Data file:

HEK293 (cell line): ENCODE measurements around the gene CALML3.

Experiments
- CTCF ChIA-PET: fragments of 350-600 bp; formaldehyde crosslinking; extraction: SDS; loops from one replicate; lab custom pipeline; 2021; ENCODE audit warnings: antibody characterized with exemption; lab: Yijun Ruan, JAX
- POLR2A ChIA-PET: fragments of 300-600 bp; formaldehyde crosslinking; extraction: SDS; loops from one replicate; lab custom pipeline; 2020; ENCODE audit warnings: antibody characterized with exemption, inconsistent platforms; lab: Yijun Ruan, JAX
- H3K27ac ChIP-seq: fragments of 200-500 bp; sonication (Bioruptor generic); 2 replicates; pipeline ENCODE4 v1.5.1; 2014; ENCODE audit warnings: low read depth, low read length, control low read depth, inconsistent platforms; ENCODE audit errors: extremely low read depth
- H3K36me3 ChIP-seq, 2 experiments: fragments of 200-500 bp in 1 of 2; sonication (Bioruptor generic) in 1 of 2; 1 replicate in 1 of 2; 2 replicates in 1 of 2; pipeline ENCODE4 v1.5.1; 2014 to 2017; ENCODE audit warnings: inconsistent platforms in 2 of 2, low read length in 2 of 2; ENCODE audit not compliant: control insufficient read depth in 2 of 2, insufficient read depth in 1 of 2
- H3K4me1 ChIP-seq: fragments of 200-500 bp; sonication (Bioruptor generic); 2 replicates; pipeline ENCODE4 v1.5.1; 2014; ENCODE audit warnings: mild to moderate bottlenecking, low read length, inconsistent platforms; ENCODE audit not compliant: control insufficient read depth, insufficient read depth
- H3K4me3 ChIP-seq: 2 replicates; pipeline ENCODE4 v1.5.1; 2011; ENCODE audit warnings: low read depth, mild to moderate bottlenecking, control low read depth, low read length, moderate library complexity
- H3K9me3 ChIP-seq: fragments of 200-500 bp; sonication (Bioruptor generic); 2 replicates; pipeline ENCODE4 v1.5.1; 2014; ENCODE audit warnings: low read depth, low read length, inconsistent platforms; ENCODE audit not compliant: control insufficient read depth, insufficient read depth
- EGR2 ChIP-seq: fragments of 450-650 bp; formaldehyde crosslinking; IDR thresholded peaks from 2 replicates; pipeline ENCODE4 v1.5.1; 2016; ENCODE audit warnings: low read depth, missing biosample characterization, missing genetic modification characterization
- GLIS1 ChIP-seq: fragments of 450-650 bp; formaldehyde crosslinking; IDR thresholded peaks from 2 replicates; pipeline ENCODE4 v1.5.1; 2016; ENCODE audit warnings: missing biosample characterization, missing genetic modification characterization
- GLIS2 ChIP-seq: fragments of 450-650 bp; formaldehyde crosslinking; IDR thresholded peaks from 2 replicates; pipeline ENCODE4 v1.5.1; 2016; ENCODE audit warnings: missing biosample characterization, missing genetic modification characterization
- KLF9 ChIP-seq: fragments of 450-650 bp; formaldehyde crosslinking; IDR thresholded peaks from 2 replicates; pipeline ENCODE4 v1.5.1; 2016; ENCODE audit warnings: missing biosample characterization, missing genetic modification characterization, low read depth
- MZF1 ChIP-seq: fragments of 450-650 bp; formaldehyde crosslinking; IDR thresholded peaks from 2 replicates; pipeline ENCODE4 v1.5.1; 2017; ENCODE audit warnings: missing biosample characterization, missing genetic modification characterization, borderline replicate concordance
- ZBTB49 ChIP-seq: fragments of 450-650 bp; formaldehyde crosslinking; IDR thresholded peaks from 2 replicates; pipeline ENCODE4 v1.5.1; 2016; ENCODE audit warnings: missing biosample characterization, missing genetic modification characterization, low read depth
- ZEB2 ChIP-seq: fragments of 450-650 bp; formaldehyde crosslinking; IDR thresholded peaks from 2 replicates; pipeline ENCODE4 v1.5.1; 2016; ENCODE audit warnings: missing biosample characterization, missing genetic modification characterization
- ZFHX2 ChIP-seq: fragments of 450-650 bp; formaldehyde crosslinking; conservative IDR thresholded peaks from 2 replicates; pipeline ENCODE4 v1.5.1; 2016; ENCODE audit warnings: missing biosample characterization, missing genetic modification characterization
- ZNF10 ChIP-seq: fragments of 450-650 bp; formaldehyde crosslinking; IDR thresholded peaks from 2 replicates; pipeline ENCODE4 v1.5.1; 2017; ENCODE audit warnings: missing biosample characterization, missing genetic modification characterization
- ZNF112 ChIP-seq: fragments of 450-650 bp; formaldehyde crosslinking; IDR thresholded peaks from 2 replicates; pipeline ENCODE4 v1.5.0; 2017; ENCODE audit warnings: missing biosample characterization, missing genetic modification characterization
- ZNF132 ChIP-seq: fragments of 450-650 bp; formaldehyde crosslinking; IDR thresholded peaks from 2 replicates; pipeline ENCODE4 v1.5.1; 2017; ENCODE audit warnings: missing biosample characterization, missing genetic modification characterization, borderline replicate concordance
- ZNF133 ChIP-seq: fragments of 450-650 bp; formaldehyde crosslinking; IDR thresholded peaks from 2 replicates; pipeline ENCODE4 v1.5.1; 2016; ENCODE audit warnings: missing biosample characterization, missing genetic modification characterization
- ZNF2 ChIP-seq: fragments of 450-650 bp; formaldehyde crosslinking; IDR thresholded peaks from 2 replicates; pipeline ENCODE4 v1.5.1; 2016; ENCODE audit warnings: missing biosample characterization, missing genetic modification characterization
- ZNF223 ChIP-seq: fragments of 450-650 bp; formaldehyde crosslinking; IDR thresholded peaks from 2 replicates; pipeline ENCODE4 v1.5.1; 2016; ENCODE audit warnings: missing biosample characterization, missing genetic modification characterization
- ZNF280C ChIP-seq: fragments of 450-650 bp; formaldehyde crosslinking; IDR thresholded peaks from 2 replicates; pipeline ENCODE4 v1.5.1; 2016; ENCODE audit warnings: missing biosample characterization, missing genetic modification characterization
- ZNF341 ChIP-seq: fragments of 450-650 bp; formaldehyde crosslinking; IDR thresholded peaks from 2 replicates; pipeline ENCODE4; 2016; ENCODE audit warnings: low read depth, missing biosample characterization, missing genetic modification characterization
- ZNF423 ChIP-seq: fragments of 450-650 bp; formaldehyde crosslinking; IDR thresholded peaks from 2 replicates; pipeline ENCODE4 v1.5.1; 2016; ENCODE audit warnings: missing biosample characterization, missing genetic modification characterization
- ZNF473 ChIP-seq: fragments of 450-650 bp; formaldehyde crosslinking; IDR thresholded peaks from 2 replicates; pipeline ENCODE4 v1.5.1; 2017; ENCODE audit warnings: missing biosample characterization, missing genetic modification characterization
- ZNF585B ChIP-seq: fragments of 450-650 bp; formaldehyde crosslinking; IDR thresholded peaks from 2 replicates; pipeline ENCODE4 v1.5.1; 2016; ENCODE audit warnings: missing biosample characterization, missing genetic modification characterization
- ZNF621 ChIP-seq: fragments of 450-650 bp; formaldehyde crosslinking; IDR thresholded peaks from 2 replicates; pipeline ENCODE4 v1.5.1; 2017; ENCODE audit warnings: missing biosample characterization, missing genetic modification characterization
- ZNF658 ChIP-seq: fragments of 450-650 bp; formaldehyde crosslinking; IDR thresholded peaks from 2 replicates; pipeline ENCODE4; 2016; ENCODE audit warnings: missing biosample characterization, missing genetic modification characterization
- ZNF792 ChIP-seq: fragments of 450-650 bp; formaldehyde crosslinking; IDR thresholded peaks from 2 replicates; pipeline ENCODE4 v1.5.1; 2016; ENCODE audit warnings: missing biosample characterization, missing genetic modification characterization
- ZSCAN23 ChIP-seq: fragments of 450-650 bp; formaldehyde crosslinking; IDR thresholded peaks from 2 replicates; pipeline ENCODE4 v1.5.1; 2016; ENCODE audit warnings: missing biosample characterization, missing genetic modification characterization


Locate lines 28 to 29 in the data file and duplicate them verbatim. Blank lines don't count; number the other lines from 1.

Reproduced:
- ZNF585B ChIP-seq: fragments of 450-650 bp; formaldehyde crosslinking; IDR thresholded peaks from 2 replicates; pipeline ENCODE4 v1.5.1; 2016; ENCODE audit warnings: missing biosample characterization, missing genetic modification characterization
- ZNF621 ChIP-seq: fragments of 450-650 bp; formaldehyde crosslinking; IDR thresholded peaks from 2 replicates; pipeline ENCODE4 v1.5.1; 2017; ENCODE audit warnings: missing biosample characterization, missing genetic modification characterization